Child Abuse: Role of Nurses

Subject: Nursing
Pages: 4
Words: 829
Reading time:
3 min
Study level: College

Every child deserves to grow in a healthy environment that can guarantee a high standard of social, mental, and physical development. However, the wellbeing of children can suffer through neglect, mistreatment, and abuse from a quarter of parents/guardians (Kimberly & Brooks, 2009). If unchecked, child abuse will lead to an unhealthy society incapable of producing happy, confident, responsible, and talented children (Belsky, 1984). One of the most crucial parties in the society who can help to mitigate the challenge of child abuse includes the nursing profession. Apart from possessing a wide database of knowledge, which can help to detect, and prevent child abuse, nurses can fit into national initiatives designed to mitigate child abuse. Therefore, the capacity for nurses to detect the signs of child abuse is crucial in mitigating the challenge of child abuse in the society (Kimberly & Brooks, 2009).

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Child abuse is a term used to describe a range of behaviors from parents/guardians, which prevent a healthy (physical, mental, social) growth of a child (Tyler, 2006). Child abuse can include physical abuse, verbal abuse, sexual abuse, and economic neglect (Tyler, 2006). It is improper for a parent to engage in activities that degrade the self-esteem of his/her child (Belsky, 1984). As several studies show, the ills of child abuse are many (Belsky, 1984). For example, children who grow up in unhealthy families are more likely to take part in drug abuse, crime, and other social ills than those brought up in healthy families (Belsky, 1984). Besides, children who undergo abusive experiences perform poorly in academics and are less likely to become successful than their counterparts from healthy families (Tyler, 2006). In addition, children who continually undergo abusive experiences are more susceptible to stress, depression, lifestyle diseases, and chronic conditions (Tyler, 2006). Therefore, it is crucial for the government and other parties in the health sector to develop fruitful initiatives, which can use the skills and capacities of strategic professionals, such as nurses, to mitigate the challenge of child abuse (Kimberly & Brooks, 2009).

Moreover, nurses encounter multiple patients while going on with their daily activities; hence, a strategic advantage to detect instances of child abuse. Unlike doctors, nurses spend a considerable amount of their time with patients; hence, a chance to detect the signs for physical, sexual, and emotional abuse among children (Kimberly & Brooks, 2009). It is fruitful for nurses to refine their experience/skills for detecting instances of child abuse in the society (to take part in mitigation initiatives). Such a nurse is a useful asset who can help to decrease instances of child abuse within the society (Belsky, 1984).

Multiple initiatives designed to mitigate the challenge of child abuse within the society relies on nurses to detect/report/prevent child abuse; hence, making it mandatory for nurses who take part in such initiatives to refine their capacity for detecting instances of child abuse (Kimberly & Brooks, 2009). Initiatives such as the child development initiative and the nurse-family partnership initiative depend on nurses to prevent child abuse (Kimberly & Brooks, 2009). Here, nurses use their skills to find instances of child abuse as well as take part in counseling and mitigation initiatives for families (Kimberly & Brooks, 2009). Several mitigation initiatives are family based; hence, helping nurses to detect signs that can lead to instances of child abuse in the future (Kimberly & Brooks, 2009). Besides, mitigation initiatives targeting sections of the society vulnerable to child abuse relies on the skills of nurses (Kimberly & Brooks, 2009).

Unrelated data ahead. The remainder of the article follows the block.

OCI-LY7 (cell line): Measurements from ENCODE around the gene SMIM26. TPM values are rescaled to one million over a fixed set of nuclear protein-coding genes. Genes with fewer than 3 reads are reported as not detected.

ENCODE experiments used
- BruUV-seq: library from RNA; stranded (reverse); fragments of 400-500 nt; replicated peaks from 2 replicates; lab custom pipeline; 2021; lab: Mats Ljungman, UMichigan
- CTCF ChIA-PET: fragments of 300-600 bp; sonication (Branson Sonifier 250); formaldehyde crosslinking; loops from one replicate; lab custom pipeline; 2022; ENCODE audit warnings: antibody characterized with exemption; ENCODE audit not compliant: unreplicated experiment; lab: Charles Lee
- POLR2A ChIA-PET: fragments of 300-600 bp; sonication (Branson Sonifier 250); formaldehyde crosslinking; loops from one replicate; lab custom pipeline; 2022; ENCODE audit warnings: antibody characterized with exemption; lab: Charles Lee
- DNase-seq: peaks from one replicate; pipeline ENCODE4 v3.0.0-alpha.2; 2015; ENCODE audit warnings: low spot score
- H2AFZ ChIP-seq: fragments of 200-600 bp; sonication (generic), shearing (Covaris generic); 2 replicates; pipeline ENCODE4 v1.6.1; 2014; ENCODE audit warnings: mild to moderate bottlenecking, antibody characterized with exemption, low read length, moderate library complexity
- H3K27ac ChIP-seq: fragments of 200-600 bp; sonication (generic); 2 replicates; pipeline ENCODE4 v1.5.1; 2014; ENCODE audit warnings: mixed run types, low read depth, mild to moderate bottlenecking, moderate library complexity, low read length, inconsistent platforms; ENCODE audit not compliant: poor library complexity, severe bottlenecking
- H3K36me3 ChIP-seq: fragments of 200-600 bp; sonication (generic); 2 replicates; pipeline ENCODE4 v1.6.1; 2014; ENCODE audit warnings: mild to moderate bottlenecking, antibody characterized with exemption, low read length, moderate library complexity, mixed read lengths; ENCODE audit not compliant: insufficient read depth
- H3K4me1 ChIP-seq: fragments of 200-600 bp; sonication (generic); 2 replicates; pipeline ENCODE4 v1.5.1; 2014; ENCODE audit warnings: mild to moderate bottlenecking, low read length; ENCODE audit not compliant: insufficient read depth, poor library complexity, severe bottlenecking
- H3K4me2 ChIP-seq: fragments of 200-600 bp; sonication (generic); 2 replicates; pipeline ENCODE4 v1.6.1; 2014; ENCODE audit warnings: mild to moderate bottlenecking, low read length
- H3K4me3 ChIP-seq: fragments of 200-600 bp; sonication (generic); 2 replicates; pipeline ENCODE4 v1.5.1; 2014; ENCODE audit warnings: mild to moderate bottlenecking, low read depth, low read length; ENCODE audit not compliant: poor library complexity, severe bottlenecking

Multiple instances of child abuse, such as sexual abuse and physical abuse fall in the class of serious crime; hence, a need for someone to report such instances to concerned authorities (Belsky, 1984). It is always difficult for an abused child to report his/her experience to concerned authorities (Kimberly & Brooks, 2009). Nurses who can detect instances of serious child abuse can save a threatened child by reporting such instances to respective authorities (Kimberly & Brooks, 2009). While some signs of serious child abuse are easy to detect, others need a careful observation of multiple elements to develop a conclusive report. Here, nurses are strategically placed to integrate observations such as laboratory reports, emotional reactions, and social behaviors of children; hence, pinpoint instances of serious child abuse (Kimberly & Brooks, 2009).

Every child should grow in an environment that will guarantee his/her physical, emotional, social, and economic development. However, a range of inappropriate behaviors from parents such as neglect, mistreatment, and abuse threaten a healthy development of a child. One of the most crucial parties in the society who can help to mitigate the challenge of child abuse includes the nursing profession. Apart from possessing a wide database of knowledge that can help to detect and prevent child abuse, nurses can fit into national initiatives designed to mitigate child abuse. It is useful for every nurse to refine his/her experience/skills for detecting the signs of child abuse to take part in initiatives designed to mitigate the challenge of child abuse.

Reference List

Belsky, J (1984). The determinants of parenting: A process model Child Development 55 (4), 83–96.

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Kimberly, S. & Brooks, J. (2009) The role of home-visiting initiatives in preventing child abuse and neglect. The Future of Children, 19 (2), 119-37

Tyler, K. (2006) Child neglect: Developmental consequences and intervention Child and Youth Care Forum, 35 (1), 1–20.